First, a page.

School Of Music And Dramatic Art Of Montreal

ARCHITECTS SAIA BARBARESE TOPOUZANOV
LOCATION Montreal, Canada
DATE 2009
CLIENT UNIVERSITÉ DU QUÉBEC (UQ)

DESCRIPTION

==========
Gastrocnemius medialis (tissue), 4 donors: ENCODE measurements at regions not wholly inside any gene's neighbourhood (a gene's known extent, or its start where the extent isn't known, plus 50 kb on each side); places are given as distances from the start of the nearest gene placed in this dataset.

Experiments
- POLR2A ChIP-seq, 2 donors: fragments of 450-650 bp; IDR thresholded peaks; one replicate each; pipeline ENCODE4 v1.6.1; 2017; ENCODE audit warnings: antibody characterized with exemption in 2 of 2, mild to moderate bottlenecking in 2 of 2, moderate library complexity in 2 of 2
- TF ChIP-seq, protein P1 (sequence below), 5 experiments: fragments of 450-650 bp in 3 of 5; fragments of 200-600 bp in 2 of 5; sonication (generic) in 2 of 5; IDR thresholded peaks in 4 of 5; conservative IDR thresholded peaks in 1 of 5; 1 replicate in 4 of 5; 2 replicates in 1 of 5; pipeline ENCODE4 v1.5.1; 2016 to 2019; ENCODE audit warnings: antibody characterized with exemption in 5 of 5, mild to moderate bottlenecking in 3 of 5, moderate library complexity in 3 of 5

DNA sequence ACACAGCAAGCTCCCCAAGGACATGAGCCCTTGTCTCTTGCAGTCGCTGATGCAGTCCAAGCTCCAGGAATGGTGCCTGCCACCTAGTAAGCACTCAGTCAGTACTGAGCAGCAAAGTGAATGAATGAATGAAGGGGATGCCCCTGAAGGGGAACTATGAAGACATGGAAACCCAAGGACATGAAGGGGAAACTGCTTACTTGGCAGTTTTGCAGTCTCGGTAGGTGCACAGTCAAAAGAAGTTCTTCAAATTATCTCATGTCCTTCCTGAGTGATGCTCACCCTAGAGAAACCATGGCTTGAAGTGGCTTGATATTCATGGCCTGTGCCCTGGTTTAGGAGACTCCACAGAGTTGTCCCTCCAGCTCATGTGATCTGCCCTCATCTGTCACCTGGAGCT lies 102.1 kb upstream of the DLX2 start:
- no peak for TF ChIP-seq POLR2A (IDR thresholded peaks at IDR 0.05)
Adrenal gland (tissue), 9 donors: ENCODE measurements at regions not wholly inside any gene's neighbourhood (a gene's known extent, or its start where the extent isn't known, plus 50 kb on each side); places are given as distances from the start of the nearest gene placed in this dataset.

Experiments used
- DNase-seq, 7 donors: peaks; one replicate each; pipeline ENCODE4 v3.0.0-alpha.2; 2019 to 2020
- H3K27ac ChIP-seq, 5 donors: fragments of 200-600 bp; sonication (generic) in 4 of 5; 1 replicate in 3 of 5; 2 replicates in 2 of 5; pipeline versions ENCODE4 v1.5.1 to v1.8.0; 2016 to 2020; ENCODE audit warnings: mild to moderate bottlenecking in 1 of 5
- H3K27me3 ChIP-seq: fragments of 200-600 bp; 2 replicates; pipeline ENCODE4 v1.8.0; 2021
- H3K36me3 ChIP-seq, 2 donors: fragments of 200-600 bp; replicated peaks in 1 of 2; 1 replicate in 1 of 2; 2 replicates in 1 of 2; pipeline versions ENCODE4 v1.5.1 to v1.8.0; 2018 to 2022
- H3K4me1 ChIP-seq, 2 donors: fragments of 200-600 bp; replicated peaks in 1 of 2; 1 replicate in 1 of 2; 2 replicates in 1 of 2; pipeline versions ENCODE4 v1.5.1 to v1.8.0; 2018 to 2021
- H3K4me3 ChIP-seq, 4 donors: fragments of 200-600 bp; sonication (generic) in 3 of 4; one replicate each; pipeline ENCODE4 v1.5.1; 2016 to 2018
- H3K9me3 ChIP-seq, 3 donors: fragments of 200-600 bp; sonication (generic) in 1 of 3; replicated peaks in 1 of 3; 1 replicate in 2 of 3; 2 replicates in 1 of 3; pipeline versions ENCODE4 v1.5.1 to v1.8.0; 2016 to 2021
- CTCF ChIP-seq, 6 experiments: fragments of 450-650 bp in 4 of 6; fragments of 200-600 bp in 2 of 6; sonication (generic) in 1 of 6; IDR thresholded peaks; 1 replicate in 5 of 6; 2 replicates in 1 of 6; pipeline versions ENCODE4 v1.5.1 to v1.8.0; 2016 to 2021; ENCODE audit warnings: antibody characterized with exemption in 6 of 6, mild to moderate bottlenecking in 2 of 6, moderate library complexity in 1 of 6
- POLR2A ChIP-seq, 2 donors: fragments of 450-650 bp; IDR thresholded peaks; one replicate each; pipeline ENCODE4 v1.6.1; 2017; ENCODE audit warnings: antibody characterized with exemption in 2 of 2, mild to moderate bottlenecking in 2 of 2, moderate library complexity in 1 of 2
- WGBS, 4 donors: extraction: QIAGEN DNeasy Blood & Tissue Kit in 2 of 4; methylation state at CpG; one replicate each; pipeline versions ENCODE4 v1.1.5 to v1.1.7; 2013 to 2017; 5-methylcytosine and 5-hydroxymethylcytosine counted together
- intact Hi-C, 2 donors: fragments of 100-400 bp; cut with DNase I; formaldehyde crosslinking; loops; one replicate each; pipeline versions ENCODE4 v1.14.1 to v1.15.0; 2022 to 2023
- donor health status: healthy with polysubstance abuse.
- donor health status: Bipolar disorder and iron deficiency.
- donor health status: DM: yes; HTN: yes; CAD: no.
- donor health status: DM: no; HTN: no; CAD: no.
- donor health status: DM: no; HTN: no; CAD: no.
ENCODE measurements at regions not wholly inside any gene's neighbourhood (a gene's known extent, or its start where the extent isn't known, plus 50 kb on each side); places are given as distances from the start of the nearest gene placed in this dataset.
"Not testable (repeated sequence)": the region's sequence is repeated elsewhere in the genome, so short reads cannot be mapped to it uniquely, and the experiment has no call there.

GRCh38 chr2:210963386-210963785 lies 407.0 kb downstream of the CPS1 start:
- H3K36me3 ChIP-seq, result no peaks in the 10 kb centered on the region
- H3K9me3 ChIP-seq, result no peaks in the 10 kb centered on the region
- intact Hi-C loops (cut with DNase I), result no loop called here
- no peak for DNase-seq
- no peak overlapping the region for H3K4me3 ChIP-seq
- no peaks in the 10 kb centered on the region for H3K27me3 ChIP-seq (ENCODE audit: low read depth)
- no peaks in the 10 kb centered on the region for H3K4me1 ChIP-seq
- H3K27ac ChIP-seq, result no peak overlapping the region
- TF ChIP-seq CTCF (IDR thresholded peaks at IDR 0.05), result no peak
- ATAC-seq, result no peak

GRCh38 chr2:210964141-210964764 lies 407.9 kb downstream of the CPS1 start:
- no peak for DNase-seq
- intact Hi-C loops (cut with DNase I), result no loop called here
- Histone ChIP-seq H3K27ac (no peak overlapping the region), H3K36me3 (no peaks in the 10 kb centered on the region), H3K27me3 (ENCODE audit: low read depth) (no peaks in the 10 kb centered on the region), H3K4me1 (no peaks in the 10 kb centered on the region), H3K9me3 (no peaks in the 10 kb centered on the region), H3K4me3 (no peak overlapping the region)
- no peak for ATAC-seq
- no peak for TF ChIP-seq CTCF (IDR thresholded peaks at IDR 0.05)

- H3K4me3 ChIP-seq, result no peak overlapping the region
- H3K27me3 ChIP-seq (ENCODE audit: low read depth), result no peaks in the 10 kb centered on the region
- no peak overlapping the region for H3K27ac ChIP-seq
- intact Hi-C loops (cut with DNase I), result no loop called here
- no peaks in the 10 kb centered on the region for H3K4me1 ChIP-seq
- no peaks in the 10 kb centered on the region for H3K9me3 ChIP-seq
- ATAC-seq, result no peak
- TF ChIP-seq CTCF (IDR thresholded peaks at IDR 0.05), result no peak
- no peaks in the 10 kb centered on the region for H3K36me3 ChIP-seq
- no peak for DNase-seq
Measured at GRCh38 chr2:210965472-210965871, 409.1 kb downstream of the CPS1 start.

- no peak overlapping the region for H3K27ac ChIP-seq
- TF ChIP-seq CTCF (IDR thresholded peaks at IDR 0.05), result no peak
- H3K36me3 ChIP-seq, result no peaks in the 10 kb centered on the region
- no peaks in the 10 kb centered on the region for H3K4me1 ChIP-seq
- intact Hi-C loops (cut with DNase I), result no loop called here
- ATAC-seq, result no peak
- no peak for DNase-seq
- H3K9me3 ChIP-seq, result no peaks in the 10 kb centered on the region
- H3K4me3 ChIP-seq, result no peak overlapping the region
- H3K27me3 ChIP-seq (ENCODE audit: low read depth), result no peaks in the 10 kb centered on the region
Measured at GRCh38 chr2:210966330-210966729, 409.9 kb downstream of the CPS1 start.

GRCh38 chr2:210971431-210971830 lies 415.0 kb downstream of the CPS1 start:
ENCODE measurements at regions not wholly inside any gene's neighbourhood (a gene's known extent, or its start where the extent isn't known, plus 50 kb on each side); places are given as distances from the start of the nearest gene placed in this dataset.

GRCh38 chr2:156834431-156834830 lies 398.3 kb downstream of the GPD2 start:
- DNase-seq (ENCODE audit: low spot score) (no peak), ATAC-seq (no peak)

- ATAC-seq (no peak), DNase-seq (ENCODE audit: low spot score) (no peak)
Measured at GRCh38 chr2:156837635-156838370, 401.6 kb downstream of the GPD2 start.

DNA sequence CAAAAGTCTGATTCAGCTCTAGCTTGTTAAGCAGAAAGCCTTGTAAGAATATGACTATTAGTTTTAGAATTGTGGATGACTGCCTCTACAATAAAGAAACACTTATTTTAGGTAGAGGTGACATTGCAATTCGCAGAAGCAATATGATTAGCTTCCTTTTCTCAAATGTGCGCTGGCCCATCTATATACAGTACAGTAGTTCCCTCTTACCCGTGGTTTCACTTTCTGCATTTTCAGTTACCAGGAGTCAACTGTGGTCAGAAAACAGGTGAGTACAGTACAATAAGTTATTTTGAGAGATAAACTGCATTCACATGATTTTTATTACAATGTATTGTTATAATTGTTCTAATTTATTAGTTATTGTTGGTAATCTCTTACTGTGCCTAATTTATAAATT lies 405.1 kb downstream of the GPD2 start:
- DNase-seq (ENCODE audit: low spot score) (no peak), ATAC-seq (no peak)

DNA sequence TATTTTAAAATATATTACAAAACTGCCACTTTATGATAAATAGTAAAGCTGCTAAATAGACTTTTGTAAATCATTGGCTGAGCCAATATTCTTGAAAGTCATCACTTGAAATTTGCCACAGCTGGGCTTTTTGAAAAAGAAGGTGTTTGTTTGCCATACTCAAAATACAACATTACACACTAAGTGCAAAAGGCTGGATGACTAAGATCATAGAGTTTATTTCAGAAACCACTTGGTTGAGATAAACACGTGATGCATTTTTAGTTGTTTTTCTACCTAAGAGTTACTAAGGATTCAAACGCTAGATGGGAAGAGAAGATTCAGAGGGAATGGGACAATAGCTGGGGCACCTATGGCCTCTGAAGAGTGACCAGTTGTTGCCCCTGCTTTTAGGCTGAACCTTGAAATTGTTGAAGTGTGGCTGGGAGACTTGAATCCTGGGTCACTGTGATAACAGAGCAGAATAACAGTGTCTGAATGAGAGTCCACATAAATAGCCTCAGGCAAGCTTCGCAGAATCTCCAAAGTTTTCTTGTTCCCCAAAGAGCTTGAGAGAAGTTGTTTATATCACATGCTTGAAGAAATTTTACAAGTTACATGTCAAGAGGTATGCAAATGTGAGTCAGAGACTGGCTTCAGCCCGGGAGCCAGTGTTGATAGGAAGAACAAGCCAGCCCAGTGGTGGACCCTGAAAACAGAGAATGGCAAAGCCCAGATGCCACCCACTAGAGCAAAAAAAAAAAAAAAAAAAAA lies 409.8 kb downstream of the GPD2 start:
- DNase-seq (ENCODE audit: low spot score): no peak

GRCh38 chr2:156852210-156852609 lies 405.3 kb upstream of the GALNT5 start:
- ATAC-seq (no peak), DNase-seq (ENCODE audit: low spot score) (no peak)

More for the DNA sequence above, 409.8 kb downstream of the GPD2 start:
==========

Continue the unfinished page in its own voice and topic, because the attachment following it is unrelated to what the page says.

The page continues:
Team: Dino Barbarese, Mario Saia, Vladimir Topouzanov, Marie-Laure Blaise, Patrick de Barros, Naomi Frangos David, Griffin, Raphaele Leclerc, Mathias Loscos, Donald Marquis, Yvan Marion, Marc Pape, Louis-Guillaume Paquet, Yvon Théorêt Amidst the residential brick of Montreal’s Plateau, this urban recycling project transforms a 1960’s school, a towering glass box and concrete base occupying half a city block, into an educational landmark. A re-programming mandate to house the Conservatory resolves problematic elements relating to light, circulation and context, while its surfaces reveal a new identity. Giant printed text, a lyric verse by Quebec poet Gaston Miron, wraps the base’s exterior as if a deliberate articulation of urban graffiti. Adding rhythm and scale, this treatment enhances contextual harmony and gives bleak panels vocal expression of the school’s synergetic artistic vocations. Strategic planning and scheduling into 4 phases permits continual use and progressively offers new functions: 11,000m2 of teaching and practice studios, 4 performance halls of varying capacities: concert (232), recital (110), theatre (224), auditorium (160), and support areas: lobbies, dressing, rehearsal, and media rooms. Horizontal and vertical axes facilitate orientation and connect functions. Arrival is submerged in a heightened wood grain mega-motif, a play on materiality of instruments and finishes. A wide artery intersects the entrance and links the lobbies. Selective demolition of vertical walls, floor plate openings, and a conserved glass atrium illuminate a path below made fluid by ‘diagonal short-cuts’. Technical challenges become spatial solutions to reconcile the program with existing conditions. Peripheral corridors place humid practice studios away from a more arid envelope; skewed walls and ceilings respond to acoustics: optimal sound levels, varying sound isolation, and reverberation times. Majestic colours identify the spaces of spectacle. Silver, copper, gold and deep reds dress the show rooms in monochromatic hues. Details for sound absorption or sight lines are accentuated by illusory effects: draped curtains (gold room’s convex panels) and unfolding ‘red carpets’ (theatre’s seating). Environmentally sensitive, a planted roof terrace joins the original tower and the glazed addition, a natural component for users and neighbourhood.